Illuminations: Stories by Alan Moore
(Bloomsbury Publishing, October 11)
At this year’s U.S. Book Show, Alan Moore described the short story as “the best form for any writer to start and presumably end their career with.” Big emphasis on presumably—the comics stalwart and novelist (Jerusalem) will soon be embarking on a five-novel fantasy series called Long London. But that’s not out til 2024, and in the meantime there’s Illuminations, a collection of nine pieces spanning forty years of Moore’s illustrious career. Certainly the biggest draw for Watchmen fans will be the novella “What We Can Know About Thunderman,” which bitingly retells comics history (through thinly veiled aliases) and examines the chasm between the original medium and the cinematic attempts at adaptation. But there are also shorts like “A Hypothetical Lizard,” which was adapted into a comic in 2007 but now is present in its original prose form. As you might have guessed from the collection’s title, each entry involves some level of illumination or realization, as processed through Moore’s wild imagination.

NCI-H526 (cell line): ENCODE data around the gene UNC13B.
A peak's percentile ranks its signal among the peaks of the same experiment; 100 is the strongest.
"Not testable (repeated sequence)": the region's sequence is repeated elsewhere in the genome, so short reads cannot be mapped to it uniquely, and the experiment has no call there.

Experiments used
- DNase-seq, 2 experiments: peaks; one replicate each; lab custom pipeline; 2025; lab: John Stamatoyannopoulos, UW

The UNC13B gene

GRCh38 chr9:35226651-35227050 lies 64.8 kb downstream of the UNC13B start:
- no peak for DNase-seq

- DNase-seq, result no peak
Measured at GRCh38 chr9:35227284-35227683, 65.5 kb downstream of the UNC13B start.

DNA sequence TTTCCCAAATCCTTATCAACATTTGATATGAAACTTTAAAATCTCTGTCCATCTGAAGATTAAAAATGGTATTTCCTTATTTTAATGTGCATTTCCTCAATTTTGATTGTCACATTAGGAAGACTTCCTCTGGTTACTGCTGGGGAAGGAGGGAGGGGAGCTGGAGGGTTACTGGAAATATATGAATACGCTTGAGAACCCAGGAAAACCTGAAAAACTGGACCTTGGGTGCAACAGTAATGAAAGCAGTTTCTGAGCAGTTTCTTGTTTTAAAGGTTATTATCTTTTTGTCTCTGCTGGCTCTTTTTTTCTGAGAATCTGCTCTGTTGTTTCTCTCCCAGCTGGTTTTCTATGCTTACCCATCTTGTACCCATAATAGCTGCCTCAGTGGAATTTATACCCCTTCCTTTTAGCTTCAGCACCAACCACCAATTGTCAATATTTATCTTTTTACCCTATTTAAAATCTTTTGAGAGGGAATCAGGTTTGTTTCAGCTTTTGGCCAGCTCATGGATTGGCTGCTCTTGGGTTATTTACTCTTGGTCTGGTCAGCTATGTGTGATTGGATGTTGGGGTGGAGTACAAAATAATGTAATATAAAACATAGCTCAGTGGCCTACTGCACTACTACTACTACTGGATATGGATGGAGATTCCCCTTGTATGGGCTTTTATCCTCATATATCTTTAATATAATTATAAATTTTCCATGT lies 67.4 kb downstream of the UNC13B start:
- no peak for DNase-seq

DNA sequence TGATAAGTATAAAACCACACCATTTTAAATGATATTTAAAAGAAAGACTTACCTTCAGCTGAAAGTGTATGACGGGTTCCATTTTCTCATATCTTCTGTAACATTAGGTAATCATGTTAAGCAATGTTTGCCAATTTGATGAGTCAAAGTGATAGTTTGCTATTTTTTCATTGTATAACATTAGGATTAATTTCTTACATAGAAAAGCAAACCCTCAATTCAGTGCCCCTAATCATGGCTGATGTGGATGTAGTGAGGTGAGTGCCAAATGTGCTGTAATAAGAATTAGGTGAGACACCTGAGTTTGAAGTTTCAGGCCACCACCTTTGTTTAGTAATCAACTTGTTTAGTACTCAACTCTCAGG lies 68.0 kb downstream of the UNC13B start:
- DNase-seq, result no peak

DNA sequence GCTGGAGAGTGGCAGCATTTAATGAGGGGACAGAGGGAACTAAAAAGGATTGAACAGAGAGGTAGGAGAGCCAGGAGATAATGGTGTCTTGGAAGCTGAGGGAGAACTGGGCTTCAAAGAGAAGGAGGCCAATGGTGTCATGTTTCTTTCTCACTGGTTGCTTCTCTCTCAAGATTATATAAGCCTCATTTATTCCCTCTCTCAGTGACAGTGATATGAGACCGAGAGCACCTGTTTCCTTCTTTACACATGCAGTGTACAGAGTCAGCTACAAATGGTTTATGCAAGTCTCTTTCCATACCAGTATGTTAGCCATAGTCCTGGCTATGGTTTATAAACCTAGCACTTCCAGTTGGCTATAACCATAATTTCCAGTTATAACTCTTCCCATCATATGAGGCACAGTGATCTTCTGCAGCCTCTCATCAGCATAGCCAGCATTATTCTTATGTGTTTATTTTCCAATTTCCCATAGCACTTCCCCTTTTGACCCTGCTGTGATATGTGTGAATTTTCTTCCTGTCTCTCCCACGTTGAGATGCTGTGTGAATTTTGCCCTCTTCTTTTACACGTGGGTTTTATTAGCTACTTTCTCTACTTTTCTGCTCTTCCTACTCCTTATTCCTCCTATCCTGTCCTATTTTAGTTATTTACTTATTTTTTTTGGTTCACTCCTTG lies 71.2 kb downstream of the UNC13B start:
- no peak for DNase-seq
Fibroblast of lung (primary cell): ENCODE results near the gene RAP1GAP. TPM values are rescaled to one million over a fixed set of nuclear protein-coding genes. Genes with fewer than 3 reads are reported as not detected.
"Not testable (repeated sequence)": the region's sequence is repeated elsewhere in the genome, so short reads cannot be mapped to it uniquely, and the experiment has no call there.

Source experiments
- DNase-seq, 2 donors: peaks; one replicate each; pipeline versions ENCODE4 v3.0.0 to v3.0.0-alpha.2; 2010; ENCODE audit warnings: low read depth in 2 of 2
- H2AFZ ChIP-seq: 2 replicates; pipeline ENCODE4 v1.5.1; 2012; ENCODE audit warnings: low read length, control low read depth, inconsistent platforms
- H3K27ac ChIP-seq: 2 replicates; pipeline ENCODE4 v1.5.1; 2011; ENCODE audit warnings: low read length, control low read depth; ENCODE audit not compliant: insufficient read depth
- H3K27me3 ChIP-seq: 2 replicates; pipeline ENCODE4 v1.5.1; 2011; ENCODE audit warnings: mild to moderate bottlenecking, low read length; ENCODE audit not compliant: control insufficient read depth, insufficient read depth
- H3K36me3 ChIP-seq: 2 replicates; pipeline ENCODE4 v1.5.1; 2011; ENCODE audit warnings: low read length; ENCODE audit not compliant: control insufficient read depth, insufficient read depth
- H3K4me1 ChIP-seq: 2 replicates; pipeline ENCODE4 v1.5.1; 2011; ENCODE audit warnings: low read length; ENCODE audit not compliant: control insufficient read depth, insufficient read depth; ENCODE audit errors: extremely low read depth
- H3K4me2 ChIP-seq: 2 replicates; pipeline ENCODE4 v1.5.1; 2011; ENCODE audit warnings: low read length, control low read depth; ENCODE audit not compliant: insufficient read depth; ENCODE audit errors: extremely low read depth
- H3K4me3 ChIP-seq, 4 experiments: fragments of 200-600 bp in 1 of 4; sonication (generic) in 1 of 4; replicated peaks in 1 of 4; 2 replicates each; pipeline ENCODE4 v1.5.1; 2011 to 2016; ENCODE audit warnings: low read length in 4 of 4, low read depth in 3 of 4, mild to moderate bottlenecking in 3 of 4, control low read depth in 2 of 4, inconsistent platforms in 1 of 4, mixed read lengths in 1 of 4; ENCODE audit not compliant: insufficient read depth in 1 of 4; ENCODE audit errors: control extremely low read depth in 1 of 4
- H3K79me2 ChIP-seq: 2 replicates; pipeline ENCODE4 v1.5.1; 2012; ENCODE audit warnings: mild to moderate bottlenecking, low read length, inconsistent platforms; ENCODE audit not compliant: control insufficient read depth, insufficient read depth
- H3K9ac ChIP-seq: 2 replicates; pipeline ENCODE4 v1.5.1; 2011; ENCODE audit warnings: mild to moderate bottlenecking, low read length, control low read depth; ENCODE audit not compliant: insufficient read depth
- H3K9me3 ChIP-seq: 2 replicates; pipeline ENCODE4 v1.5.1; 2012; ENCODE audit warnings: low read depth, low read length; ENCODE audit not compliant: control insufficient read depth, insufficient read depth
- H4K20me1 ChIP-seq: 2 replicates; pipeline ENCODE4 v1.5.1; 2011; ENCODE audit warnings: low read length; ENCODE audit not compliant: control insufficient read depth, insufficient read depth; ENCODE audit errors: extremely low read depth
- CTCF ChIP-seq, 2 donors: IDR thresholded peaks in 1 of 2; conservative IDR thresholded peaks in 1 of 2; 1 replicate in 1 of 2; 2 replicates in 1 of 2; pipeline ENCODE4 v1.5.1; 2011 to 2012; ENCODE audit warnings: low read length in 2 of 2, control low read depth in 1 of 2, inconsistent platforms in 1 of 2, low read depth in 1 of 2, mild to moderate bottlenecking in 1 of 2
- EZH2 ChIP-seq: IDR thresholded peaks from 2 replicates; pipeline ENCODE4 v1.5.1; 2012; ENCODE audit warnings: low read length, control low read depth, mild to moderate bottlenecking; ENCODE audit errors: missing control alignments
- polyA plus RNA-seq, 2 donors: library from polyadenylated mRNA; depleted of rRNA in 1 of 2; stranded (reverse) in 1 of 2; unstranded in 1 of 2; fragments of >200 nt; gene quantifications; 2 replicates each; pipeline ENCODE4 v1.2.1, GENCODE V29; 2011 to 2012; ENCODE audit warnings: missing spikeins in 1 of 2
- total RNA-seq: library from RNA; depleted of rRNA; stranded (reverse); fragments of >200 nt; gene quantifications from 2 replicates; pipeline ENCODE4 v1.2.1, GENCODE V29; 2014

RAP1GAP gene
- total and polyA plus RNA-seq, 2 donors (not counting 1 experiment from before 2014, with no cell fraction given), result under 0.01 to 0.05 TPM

The Immortality Thief by Taran Hunt
(Solaris, October 11)
Though a certain fantasy series kind of cornered the market on the Philosopher’s Stone, it’s nice to be reminded that this mythical alchemical artifact has existed for centuries and that it can be used in other narrative contexts—like in Taran Hunt’s sci-fi adventure debut. This fast-paced space heist drops criminal (slash linguist slash refugee) Sean Wren into an abandoned ship on the edge of a dying star about to go supernova. Days away from being wiped out is a good ticking clock for a thief who must snatch a chance at immortality for the human Republic mounting a last stand against the ruling alien Ministers. Whether Wren’s talent for ancient languages will let him decipher the Philosopher’s Stone, while fending off the claustrophobic spaceship’s inhuman inhabitants, is another matter entirely.